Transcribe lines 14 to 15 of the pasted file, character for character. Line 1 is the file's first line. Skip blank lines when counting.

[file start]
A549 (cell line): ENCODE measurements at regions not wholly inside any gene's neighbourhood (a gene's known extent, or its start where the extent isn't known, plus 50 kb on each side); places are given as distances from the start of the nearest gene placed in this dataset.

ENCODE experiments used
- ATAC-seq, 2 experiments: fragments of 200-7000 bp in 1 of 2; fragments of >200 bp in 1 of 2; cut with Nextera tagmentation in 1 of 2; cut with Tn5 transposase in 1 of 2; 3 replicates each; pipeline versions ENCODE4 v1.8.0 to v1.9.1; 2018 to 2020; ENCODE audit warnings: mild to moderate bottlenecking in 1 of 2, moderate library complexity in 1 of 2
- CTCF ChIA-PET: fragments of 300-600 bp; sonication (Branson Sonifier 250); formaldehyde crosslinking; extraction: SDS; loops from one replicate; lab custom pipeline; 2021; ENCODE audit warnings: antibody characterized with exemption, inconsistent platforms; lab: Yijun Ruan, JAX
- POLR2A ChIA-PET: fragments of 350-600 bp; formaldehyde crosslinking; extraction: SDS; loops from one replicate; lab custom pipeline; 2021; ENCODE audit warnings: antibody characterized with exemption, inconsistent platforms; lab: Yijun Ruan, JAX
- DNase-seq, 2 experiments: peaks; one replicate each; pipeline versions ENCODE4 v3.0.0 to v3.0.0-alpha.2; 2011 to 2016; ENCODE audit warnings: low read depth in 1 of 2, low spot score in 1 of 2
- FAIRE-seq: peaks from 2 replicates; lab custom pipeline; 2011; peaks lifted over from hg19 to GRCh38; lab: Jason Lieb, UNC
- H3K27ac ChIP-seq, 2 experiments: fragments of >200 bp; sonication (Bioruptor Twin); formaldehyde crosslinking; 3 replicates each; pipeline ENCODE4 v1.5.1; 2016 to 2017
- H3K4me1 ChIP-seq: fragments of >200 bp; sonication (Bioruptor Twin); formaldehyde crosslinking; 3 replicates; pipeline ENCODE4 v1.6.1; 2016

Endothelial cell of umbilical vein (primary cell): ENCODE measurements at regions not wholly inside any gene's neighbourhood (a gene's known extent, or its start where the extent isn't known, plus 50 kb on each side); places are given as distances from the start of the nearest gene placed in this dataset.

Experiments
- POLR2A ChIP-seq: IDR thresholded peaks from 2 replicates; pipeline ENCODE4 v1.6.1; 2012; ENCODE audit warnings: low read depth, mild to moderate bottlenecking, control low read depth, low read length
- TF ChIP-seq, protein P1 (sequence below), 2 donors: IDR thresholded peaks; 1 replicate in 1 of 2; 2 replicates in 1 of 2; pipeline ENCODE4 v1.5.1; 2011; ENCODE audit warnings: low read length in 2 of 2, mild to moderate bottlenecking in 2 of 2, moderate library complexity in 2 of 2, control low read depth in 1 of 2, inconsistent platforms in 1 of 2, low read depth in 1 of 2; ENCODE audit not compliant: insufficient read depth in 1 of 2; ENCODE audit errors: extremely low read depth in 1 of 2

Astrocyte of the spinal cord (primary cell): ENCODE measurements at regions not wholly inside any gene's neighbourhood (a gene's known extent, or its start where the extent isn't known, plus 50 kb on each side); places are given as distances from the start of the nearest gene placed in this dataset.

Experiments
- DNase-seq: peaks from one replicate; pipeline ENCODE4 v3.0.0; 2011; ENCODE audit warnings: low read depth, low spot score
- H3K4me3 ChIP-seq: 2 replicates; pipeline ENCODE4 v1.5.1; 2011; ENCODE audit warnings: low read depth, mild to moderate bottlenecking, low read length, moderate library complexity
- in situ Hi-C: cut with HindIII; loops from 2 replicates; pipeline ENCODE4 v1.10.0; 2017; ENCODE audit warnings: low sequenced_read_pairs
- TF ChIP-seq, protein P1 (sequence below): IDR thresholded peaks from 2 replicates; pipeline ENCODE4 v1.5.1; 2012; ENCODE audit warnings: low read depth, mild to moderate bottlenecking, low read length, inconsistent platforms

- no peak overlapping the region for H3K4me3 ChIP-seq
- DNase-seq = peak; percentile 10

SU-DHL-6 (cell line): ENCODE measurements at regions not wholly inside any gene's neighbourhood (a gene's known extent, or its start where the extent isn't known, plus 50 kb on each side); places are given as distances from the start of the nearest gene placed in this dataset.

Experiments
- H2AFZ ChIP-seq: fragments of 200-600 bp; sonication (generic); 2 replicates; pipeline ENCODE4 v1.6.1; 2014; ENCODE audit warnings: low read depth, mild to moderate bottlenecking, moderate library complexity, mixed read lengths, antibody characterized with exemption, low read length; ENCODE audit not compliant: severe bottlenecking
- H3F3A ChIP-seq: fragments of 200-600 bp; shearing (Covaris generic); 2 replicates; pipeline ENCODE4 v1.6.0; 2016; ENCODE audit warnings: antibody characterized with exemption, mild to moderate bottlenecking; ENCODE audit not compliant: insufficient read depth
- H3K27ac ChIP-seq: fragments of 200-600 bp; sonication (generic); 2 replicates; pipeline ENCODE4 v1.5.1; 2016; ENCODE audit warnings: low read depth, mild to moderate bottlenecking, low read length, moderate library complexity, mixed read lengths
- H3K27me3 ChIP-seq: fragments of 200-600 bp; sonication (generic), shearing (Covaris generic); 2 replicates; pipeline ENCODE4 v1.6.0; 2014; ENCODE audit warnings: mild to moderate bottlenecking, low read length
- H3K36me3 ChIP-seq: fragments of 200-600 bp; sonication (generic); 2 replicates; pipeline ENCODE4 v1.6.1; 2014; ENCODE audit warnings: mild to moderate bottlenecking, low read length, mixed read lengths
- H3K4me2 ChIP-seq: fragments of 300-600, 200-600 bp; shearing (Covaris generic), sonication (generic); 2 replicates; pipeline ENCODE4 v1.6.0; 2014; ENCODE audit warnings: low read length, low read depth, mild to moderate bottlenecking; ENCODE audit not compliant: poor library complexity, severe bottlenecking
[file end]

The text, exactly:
Astrocyte of the spinal cord (primary cell): ENCODE measurements at regions not wholly inside any gene's neighbourhood (a gene's known extent, or its start where the extent isn't known, plus 50 kb on each side); places are given as distances from the start of the nearest gene placed in this dataset.

Experiments